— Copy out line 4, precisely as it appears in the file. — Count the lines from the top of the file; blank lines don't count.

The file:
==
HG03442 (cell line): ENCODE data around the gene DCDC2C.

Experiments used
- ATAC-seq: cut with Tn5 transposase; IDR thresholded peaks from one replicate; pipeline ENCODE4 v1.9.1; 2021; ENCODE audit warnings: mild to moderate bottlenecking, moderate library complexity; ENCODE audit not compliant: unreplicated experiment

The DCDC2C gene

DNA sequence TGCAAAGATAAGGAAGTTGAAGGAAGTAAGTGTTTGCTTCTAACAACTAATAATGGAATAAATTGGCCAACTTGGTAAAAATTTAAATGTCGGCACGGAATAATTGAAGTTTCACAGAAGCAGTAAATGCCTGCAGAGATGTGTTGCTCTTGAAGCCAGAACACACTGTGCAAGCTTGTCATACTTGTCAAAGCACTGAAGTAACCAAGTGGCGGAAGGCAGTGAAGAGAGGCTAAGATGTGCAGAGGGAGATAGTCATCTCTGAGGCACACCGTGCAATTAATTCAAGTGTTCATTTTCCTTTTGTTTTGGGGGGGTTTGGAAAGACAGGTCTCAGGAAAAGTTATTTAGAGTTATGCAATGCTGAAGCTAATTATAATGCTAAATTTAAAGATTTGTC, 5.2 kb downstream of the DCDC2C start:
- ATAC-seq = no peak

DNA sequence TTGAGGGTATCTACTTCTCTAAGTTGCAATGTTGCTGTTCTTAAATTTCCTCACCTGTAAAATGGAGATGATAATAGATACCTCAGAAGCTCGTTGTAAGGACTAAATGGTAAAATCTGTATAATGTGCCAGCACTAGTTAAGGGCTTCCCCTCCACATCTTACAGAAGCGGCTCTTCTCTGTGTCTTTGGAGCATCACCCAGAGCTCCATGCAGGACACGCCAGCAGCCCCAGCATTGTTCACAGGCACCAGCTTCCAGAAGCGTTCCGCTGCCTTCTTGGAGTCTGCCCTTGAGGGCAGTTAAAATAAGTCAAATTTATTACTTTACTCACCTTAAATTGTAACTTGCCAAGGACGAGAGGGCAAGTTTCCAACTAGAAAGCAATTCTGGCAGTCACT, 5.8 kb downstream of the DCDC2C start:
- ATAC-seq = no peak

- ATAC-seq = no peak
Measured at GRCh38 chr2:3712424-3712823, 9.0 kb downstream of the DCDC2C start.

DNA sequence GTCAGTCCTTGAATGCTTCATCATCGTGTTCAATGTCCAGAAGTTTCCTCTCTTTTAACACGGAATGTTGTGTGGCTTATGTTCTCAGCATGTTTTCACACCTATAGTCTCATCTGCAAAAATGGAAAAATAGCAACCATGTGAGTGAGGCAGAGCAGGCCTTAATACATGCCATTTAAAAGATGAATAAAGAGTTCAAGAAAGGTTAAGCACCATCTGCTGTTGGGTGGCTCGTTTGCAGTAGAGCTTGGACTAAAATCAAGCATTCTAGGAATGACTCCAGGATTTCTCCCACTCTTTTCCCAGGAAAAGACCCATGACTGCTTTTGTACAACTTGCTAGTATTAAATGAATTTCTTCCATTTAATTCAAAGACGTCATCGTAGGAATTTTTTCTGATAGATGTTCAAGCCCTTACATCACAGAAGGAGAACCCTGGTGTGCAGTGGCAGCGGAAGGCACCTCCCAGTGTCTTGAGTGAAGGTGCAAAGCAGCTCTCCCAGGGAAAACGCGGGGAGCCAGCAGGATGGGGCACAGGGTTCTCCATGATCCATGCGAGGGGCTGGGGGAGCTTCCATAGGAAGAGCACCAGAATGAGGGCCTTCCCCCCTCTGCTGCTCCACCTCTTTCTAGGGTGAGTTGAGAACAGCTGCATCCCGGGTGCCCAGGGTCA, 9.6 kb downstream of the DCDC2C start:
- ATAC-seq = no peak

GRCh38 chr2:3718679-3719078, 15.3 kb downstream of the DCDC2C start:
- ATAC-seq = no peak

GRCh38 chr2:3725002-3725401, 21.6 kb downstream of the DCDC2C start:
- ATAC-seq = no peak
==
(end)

The DCDC2C gene